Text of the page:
By: Dave Keating | EURACTIV.com
This article is part of EURACTIV’s special report Euro 2021 football cup: The green issue.
Even with its unique pan-European nature and reductions in fan travel due to the pandemic, Euro 2020 would have been the most environmentally conscious Euro tournament yet, says Michele Uva. And Euro 2024 in Germany will be “the most sustainable tournament ever,” he assures.
This year’s unconventional Euro 2020 cup has brought renewed attention to the environmental impacts of football. Michele Uva, UEFA’s Director for Football Social Responsibility, told EURACTIV what they’re doing to reduce football’s environmental footprint.
The climate and environmental impacts of sports venues is an area that’s getting increasing attention. What are football stadiums and leagues doing to lower their environmental impact?
Europe is home to some of the leading sports stadiums in the world in terms of environmental impact and UEFA, together with the European football community, is committed to being at the forefront of this. From renewable energy to smart mobility and innovative recycling and waste management systems, stadiums, clubs, fans and communities are all engaged in ensuring optimal sustainability.
The challenges and possibilities for reducing environmental impact vary greatly from stadium to stadium, from city to city and countries across Europe. That’s why one of the key things we can do at European level is to make sure we learn from each other and exchange best practices.
In this context, UEFA and several of its member associations, along with leading stadiums and clubs – including Rome’s Stadio Olimpico which will host the opening game of the EURO this summer – are excited to be a part of the LIFE TACKLE project. LIFE TACKLE is an international project co-funded by the EU aiming at improving the environmental management of football matches and the overall level of awareness and attention towards environmental issues in the football sector.
Between 2018 and 2021, best practices on environmental management are being collected and tested in different stadiums across Europe and information exchanged among national football associations to guide their implementation. As part of the project, strong contacts with EURO 2020 host cities has been maintained to share with them the LIFE TACKLE results and help them better manage waste during the European Championship.”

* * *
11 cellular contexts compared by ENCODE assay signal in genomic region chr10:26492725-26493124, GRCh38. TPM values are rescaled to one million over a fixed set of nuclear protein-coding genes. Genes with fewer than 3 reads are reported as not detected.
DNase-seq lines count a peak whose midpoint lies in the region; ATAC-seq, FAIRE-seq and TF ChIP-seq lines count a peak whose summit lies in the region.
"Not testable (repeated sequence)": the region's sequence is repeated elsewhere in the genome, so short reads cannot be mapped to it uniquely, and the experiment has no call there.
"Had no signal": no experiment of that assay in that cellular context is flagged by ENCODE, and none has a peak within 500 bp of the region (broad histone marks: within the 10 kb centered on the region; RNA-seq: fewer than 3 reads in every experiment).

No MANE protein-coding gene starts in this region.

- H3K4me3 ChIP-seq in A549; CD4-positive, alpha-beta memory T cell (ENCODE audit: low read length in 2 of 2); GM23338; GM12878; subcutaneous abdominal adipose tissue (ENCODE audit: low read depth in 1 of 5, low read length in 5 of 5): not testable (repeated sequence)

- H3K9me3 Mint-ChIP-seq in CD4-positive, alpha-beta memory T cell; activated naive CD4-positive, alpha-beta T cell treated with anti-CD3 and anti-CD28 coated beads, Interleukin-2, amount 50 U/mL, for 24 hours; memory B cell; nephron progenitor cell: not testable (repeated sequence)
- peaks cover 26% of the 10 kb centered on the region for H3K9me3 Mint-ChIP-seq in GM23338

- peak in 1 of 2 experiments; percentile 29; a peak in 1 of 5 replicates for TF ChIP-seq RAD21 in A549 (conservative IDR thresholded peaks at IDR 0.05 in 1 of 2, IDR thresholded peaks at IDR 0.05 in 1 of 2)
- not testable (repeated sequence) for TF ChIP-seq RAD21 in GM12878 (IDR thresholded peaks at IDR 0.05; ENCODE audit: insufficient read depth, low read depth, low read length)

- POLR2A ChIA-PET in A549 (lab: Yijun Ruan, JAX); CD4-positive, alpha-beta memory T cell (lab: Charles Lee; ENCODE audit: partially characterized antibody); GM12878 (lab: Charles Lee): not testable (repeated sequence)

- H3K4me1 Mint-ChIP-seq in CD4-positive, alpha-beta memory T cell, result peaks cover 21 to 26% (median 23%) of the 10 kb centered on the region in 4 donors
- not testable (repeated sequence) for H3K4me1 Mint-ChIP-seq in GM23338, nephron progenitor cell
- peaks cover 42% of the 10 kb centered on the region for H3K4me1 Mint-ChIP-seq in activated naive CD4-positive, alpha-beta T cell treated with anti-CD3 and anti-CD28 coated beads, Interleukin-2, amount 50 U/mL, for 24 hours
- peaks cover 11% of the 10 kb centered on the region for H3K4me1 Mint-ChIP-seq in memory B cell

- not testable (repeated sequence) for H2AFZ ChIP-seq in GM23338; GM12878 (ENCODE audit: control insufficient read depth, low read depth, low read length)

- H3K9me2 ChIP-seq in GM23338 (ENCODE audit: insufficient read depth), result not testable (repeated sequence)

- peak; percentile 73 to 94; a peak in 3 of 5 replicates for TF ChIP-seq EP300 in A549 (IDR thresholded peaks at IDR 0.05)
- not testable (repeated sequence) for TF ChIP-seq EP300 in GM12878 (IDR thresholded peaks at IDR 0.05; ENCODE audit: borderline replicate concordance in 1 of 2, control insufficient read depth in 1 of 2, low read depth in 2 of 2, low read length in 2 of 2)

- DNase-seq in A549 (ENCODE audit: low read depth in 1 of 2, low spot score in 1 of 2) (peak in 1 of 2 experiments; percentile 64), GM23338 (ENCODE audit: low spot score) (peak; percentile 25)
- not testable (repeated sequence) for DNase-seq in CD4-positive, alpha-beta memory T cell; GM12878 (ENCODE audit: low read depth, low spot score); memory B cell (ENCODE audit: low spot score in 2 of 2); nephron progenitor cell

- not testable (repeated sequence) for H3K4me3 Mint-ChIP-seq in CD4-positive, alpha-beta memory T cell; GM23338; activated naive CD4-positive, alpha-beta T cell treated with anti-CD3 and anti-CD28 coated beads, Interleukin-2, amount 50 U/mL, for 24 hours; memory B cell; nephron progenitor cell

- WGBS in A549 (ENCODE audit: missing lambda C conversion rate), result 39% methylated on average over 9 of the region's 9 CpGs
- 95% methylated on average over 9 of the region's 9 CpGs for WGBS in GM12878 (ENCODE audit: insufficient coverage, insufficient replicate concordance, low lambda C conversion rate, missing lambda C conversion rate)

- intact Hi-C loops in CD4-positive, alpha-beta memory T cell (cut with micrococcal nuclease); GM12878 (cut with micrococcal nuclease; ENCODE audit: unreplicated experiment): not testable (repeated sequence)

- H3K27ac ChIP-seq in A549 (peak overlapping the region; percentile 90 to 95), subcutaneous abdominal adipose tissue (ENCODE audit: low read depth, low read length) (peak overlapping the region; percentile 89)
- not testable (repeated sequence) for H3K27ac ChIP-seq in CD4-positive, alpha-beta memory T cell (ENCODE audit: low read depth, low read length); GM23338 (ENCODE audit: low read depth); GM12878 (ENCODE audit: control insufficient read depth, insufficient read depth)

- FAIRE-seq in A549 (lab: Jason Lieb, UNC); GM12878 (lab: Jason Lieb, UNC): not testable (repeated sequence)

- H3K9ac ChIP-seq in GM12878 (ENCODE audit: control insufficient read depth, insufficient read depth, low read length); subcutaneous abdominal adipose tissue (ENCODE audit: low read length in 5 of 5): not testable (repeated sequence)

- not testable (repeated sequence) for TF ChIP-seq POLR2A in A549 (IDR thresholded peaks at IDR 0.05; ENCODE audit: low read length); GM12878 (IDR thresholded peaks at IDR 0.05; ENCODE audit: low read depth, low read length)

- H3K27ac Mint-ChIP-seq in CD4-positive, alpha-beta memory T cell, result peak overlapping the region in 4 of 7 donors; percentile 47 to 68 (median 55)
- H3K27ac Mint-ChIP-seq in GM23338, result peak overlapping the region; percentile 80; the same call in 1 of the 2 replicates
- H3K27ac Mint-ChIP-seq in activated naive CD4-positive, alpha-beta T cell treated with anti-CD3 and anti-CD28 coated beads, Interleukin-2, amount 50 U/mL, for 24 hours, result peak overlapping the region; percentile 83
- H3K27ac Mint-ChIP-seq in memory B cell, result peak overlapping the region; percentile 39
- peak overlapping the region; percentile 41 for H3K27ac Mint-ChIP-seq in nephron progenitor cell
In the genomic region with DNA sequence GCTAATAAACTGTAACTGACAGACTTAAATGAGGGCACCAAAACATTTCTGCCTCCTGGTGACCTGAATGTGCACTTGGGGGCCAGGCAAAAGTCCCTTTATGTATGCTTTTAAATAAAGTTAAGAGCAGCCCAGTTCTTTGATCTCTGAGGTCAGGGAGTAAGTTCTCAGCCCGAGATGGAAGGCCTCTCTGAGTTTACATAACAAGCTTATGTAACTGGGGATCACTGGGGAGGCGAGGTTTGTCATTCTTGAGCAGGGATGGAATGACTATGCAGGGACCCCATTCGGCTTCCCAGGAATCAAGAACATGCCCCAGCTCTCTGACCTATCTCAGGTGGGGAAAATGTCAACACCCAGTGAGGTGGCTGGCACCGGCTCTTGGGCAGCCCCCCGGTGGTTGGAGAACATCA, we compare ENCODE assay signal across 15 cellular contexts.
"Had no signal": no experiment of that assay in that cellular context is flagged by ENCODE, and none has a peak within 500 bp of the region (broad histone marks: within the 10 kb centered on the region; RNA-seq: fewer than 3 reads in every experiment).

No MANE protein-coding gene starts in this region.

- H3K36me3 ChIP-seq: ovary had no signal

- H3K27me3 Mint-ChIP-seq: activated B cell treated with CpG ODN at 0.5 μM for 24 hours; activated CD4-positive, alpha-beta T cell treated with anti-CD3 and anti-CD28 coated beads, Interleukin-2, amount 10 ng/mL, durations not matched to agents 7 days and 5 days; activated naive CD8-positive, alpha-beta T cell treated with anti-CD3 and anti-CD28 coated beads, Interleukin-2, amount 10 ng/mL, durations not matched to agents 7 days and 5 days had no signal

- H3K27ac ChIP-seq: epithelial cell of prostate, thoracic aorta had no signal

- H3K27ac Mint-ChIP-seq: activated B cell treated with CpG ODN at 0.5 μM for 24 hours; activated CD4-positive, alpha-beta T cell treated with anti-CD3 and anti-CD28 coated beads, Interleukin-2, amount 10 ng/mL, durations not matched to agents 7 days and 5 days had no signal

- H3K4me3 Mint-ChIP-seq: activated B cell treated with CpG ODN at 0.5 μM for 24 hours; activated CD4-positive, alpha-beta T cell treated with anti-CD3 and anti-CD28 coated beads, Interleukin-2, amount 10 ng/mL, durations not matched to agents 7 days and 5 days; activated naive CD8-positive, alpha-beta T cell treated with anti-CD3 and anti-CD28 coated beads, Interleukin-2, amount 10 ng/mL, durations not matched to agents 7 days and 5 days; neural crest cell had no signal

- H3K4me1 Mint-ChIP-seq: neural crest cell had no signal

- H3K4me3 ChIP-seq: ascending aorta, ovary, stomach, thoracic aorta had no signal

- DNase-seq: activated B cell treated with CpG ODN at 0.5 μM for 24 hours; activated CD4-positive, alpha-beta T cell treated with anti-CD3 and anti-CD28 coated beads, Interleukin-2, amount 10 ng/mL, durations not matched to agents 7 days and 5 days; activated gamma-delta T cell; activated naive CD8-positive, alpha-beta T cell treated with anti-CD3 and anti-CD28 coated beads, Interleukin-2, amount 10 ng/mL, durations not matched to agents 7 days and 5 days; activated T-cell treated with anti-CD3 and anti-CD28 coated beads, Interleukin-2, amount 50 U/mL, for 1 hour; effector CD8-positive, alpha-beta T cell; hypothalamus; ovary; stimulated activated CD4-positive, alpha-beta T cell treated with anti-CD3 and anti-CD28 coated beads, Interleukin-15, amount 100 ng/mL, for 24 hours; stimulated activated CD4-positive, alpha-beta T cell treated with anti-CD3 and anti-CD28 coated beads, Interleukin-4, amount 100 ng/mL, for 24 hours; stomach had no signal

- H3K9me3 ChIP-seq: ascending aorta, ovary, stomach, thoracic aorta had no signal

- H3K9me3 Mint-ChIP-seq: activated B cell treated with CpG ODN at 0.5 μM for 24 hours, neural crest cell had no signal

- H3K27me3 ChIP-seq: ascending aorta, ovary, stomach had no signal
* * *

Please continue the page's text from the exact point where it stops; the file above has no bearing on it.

What are some of the initiatives stadiums and clubs are envisioning for the future that could lessen the environmental impact of sporting events?
From fans, to clubs, leagues, players and national associations, we are seeing more and more members of the European football community becoming engaged in and taking leadership on climate action and environmental protection. There are so many stadiums and clubs doing great things – whether those at elite European level or at grassroots and community levels.
From an elite side, VfL Wolfsburg from Germany’s Bundesliga are a great example of an environmentally sustainable club – implementing 100% green energy across the club, using bioplastic cups and ensuring zero landfill waste. At a community and grassroots level, Forest Green Rovers from England have introduced many sustainability measures, including solar panels, electric car charging points, water recycling, an electric lawnmower, an organic pitch, and an entirely vegan menu for players and fans.
Communities and fans are really at the heart of what stadiums and clubs are doing and are being challenged to do. We can highlight here another really interesting EU project that UEFA is involved in with three UEFA national associations – GREENFOOT. It’s an excellent example of innovative, fan and community mobilisation-based action. The GREENFOOT project concept is to finance sport building energy efficiency renovations and renewable energy source installations with crowdfunding schemes that propel Europeans to become active participants in the energy transition through their love of sports and their favourite teams.